David Norman


David Norman

We had decided at short notice to celebrate my retirement by taking a fortnight break in Sri Lanka. We received a recommendation from a friend to use Jetwing to arrange some birding and animal viewing for part of the visit. Wicky was particularly recommended as a bird guide and driver, and we were fortunate that he was available. Our plan was to travel across the island to see birds and game in the Yala national park, then return via Sinharaja forest to pick up a separate set of species including some of Sri Lanka’s forest endemics.

14th November 2010

We made an early start from Ranweli hotel on the west coast, travelling west via Ratnapura, and soon recognised the benefits of having someone driving who was used to the winding roads and endless busy villages. Short roadside stops were made in the hills to view passing eagles, mostly Crested Serpent Eagle but also two Black Eagles. We checked in at Hotel Chandrika in Tissamaharama village near Yala at lunchtime, and found it very comfortable. After a quick bite we travelled on into the national park, seeing our first Wild Boar (in large numbers) , Elephant , Chital and Sambar deer, Jackal, Crocodile,  Mongoose and birds including Ceylon Wood-Shrike , Spot-billed Pelican and Great Thick-knee . As it was Sunday some of the main jeep tracks near the Park HQ were quite busy and when a large Leopard was spotted sleeping under a thicket, the message soon passed round so we had to take our placed in the queue of admirers. We were relieved however to have at least seen the species, as we had heard views were not guaranteed. Another Leopard crossed the track giving brief views as we neared the exit around 5pm. A brief view of an Indian Nightjar on a sandy track on the way out, then back to Chandrika and time to use the swimming pool. Wicky advised using our time on the next day to do an extended 5-6 hour visit into the park, rather than do separate morning and evening drives with the associated travel from Chandrika, park entry formalities and possible delays.

15th November 2010
Using Wicky’s plan we started into the Park soon after 6.00 am and explored side tracks at our leisure. An early success came when a young Leopard strolled down the track towards us, giving photo opportunities without any disturbances or interruptions.
We spent up to lunchtime making a slow tour as far as the high rocks, where Black-capped Bulbul were new, and picked up sightings of Buffalo, Mouse Deer,
Crested Serpent Eagle, Greyheaded Fish Eagle, Whitebellied Sea Eagle (family party) and Lesser Adjutant Stork among the more notable species. Orange-breasted Green Pigeon, Green Bee-eaters and Brown Shrikes provided good trackside photo opportunities. Yala was a very animal-rich environment with some highly distinctive  landscapes and we look forward to another visit in the future, perhaps with a chance of Sloth Bear which was not seen in the area  during our visit . After lunch Wicky took David for a walk round allotments and thickets on the edge of Tissa village, where further bird species encountered included Pied Cuckoo, Bluefaced Malkoha, Coppersmith Barbet and Green Imperial Pigeon. Indian Pitta was an additional bonus, although shy and hard to view as always. After a busy day we were happy to retire early.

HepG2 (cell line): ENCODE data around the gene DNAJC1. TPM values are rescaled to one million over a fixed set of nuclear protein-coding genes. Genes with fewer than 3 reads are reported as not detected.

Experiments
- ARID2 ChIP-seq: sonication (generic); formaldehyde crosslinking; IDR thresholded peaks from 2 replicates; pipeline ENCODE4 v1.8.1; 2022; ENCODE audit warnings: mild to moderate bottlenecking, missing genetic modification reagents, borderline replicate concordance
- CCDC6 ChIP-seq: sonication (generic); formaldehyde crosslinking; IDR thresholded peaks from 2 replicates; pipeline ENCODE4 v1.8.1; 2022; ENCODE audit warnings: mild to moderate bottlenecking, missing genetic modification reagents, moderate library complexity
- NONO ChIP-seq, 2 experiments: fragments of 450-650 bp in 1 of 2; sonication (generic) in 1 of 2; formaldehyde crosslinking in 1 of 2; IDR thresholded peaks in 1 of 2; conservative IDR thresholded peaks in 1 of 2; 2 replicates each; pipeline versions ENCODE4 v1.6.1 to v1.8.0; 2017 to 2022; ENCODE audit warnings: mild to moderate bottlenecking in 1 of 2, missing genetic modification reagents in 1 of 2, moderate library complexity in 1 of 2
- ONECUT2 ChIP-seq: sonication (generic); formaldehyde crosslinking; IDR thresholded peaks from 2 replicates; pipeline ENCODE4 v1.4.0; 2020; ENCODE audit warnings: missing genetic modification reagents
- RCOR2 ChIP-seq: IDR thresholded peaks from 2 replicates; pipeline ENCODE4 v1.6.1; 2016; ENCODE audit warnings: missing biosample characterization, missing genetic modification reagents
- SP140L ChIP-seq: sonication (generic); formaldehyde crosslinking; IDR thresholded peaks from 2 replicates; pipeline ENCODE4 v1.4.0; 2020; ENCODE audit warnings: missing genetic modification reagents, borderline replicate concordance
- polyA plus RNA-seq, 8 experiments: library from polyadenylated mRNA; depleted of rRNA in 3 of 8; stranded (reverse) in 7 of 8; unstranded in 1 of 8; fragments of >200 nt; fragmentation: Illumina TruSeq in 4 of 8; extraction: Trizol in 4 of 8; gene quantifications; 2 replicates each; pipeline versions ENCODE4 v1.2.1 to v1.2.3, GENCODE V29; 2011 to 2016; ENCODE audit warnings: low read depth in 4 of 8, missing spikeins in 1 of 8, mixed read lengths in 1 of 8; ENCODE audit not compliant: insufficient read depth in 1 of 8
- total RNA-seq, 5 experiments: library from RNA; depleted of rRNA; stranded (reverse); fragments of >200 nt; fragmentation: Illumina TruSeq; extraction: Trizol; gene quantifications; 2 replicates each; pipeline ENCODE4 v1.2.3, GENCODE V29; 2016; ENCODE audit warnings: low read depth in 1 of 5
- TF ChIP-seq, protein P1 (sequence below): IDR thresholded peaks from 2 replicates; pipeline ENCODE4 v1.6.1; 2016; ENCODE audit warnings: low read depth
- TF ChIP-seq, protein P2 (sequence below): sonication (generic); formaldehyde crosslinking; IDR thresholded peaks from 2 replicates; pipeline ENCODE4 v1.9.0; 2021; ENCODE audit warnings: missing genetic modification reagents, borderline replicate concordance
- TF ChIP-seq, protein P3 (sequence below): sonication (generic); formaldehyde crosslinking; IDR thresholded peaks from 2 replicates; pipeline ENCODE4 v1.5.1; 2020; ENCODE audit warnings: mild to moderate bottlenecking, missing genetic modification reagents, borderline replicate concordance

16th November 2010
We left by 8 am to make the drive back to Sinharaja Forest and Martin’s Lodge.  Arriving at the Lodge after the bumpy jungle track ascent we discovered we were the only guests. Karen has some dietary restrictions and food allergies; we were pleased to discover with Wicky’s assistance that they were able to provide a range of suitable meals.
Wicky was not greatly optimistic about our chances of forest species on the pm walk, given dull overcast conditions. However we soon came across an area where not only were Redfaced Malkohas showing, but we had views of Velvet fronted Nuthatch, Orange-billed Babbler and Yellowbrowed Bulbul, Ashy-headed Laughingthrush and Spot-winged Thrush in the next few minutes. Several snakes (non poisonous) were also seen and the Tree Nymph butterflies flitting across the glades were impressive. The forest guide showed us a roosting Frogmouth which provided a good photo opportunity.
At dusk Wicky glimpsed a Chestnut-backed Owlet beside the lodge but we could not track it down.

17th November 2010
We were keen to be up early to check out the early forest activity. As Wicky had promised we were met by Sri Lanka Blue Magpies swooping down to the lodge restaurant balcony to pick up moths around the lamps, at first dawn light. Breakfast was enhanced by Junglefowl feeding close outside and Yellow-fronted Barbet and Legge’s Flowerpecker nearby.
On our forest walk we were joined not only by the usual forest guide but also a teenage girl who was training to act as a wildlife guide, which was encouraging. More pairs of eyes were helpful and we saw Kangaroo Lizard   and snakes as well as birds. Monkeys were not easy to see, but we saw Purple faced Leaf Monkey and Toque Macaque.  Similar forest birds to yesterday were seen, with the addition of Southern Hill Myna and White-faced Starling. We returned to Martin’s for lunch then as a heavy rainstorm developed, we set off back towards the coast hotels which took several hours drive on partly flooded roads. .
We recognised that we were reliant on Wicky not only for his knowledge and experience of the wildlife habitats, but also his stamina and patience in driving long distances sometimes in difficult conditions.

By David and Karen Norman